Careers Create Independence
For ordinary young men and women, their first job is a low-wage, entry-level position. They recognize it as a temporary, first step and are not unduly discouraged by the job’s lack of prospect. For foster youth with a history of failure and tragedy, the same menial job represents the bleak future.
Perhaps that is why many foster youth fail to appreciate the value of work and its future rewards. They need tangible proof of a job’s long-term benefits, something only a career provides. But careers are not easy to obtain. Students with better academic records and stronger family connections are likely to grab those precious slots, leaving many foster teens stuck in the rut of low-wage earning and probable poverty.
Having gained satisfaction from accomplishment, youth are more likely to value and preserve the benefits of independence.
Prematurely placing teens in independent living is risky, for the child and for the community. Too often those well-intentioned efforts set foster youth up for failure. However we believe young people, flushed with pride in pursuing a career, gain the self-worth to succeed. Suddenly the benefits of self-discipline outweigh the temptation to stray from acceptable, mature behavior.
The Solution: Apprenticeships
Eligible foster teens as young as age 16 voluntarily select a career path and begin an apprenticeship under close professional supervision. The path starts at the bottom, learning the basic skills involved. Gradually, they progress through the many tasks each profession or trade demands.
Foster youth are not lost in classrooms, nor are they a free labor source for employers. As training progresses, teens achieve milestones of performance. Tangible certificates of achievement or participation are earned, verifying competence to future prospective employers.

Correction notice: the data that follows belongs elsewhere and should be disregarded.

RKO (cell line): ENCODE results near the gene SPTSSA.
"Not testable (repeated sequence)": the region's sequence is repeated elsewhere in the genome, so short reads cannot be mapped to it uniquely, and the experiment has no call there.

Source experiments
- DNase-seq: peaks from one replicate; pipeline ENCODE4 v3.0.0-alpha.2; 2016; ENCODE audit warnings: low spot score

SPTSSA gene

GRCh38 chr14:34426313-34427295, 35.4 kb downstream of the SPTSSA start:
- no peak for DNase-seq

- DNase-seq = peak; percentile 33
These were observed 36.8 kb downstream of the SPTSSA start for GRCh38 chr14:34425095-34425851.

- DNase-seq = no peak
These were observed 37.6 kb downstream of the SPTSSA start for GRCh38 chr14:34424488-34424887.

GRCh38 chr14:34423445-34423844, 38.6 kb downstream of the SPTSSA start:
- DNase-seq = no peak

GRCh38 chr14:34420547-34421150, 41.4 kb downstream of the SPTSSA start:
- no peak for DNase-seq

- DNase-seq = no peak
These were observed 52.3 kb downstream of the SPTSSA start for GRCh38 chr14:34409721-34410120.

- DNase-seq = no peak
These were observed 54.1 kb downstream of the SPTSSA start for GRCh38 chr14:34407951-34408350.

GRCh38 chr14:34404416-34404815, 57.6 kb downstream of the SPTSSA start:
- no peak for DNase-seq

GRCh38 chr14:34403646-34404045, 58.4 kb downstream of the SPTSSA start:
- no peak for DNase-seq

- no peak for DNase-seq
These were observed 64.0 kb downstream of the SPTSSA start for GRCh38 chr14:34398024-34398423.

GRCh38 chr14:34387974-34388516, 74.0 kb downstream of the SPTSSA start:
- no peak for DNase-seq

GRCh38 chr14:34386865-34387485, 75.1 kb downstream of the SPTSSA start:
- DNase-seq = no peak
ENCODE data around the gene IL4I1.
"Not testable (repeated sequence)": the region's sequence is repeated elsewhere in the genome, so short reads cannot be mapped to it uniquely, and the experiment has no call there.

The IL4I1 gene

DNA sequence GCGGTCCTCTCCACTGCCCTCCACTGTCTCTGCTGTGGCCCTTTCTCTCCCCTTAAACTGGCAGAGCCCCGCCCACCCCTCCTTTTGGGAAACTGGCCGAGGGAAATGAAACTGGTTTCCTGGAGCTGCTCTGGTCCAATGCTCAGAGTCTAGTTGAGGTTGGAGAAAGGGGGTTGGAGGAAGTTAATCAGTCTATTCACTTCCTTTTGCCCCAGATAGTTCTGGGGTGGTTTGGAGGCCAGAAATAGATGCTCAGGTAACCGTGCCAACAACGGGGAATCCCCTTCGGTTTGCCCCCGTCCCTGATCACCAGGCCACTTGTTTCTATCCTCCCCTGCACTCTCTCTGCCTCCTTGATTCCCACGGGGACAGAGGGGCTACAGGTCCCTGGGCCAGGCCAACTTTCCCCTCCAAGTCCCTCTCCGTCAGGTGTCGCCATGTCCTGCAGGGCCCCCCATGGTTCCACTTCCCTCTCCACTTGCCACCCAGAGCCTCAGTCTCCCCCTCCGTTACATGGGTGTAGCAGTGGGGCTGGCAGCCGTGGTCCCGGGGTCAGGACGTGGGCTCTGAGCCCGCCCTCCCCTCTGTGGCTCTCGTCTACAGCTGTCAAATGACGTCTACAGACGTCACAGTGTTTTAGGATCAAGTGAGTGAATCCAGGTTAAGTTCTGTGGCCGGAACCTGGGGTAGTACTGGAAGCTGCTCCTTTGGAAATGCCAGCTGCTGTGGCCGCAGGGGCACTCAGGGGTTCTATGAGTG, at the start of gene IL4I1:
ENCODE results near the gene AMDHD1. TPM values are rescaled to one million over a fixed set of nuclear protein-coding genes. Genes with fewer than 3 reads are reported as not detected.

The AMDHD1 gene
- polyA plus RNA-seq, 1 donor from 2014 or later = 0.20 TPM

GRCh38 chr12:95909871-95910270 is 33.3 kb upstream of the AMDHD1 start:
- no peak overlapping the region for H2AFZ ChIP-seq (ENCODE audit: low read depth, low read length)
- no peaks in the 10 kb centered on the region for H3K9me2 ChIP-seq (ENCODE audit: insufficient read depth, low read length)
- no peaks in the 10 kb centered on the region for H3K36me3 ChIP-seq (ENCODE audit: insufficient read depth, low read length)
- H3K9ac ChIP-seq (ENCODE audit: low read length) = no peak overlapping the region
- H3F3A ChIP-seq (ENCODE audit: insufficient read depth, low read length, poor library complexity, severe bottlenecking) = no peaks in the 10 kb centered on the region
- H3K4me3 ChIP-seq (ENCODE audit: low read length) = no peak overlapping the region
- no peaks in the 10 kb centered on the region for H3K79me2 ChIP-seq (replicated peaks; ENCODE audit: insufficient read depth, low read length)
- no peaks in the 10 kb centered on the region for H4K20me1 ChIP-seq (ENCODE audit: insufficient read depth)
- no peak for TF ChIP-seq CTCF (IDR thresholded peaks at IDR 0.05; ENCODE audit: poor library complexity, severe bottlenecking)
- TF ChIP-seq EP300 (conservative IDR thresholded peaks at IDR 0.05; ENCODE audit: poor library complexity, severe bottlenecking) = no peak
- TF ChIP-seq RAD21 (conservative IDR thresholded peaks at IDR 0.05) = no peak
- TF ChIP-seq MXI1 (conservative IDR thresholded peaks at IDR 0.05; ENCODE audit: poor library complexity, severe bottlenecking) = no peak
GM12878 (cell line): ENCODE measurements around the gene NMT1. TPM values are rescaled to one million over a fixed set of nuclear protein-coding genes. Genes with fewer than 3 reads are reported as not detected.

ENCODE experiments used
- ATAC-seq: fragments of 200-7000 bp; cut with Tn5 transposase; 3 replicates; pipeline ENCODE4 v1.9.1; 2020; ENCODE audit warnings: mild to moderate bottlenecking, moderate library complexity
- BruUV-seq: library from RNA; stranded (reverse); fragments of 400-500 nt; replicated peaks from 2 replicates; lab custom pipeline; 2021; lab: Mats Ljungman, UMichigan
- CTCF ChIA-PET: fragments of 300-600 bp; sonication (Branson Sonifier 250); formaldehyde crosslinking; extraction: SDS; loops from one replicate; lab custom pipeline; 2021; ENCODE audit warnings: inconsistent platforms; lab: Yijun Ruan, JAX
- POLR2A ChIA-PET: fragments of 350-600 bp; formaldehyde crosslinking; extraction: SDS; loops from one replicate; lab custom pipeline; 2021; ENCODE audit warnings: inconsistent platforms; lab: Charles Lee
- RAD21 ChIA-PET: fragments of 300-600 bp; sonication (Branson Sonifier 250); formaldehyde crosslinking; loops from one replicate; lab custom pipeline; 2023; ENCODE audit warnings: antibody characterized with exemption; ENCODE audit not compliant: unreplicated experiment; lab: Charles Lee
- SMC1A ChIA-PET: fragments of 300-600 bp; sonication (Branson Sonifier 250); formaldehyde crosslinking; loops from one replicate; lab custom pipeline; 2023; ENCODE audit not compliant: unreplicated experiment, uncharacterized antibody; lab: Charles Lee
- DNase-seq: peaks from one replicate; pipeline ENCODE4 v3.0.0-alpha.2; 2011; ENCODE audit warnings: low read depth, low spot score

Foster youth earn money for their participation in the training program and school. From their earnings, they pay reasonable fees for housing and living expenses, thereby experiencing the natural process of independence and responsibility.
Our mentors are genuinely motivated to work with young adults and share our vision of career building. They possess the technical skills and experience required to train youth for a specific career. To lessen the burden, employers are reimbursed at minimum wage, or salaries paid to foster youth.
While the foster teen’s world revolves around the apprenticeship, other aspects of life continue. The apprentice continues public education, with the plan of obtaining a diploma or certificate. The trainee also gains independent living skills by enrollment in a State approved ILP training program. Each teen is assigned an EA Social Worker who provides professional assistance and coordination for employers, foster families, county agencies, schools and independent living programs.
The Apprenticeship Program is licensed by the State under the Transitional Housing Placement Program (THPP) and meets all applicable standards for child care and supervision. Persons interested in checking on the program or Environmental Alternatives are encouraged to contact EA’s local office or call 800-655-8350.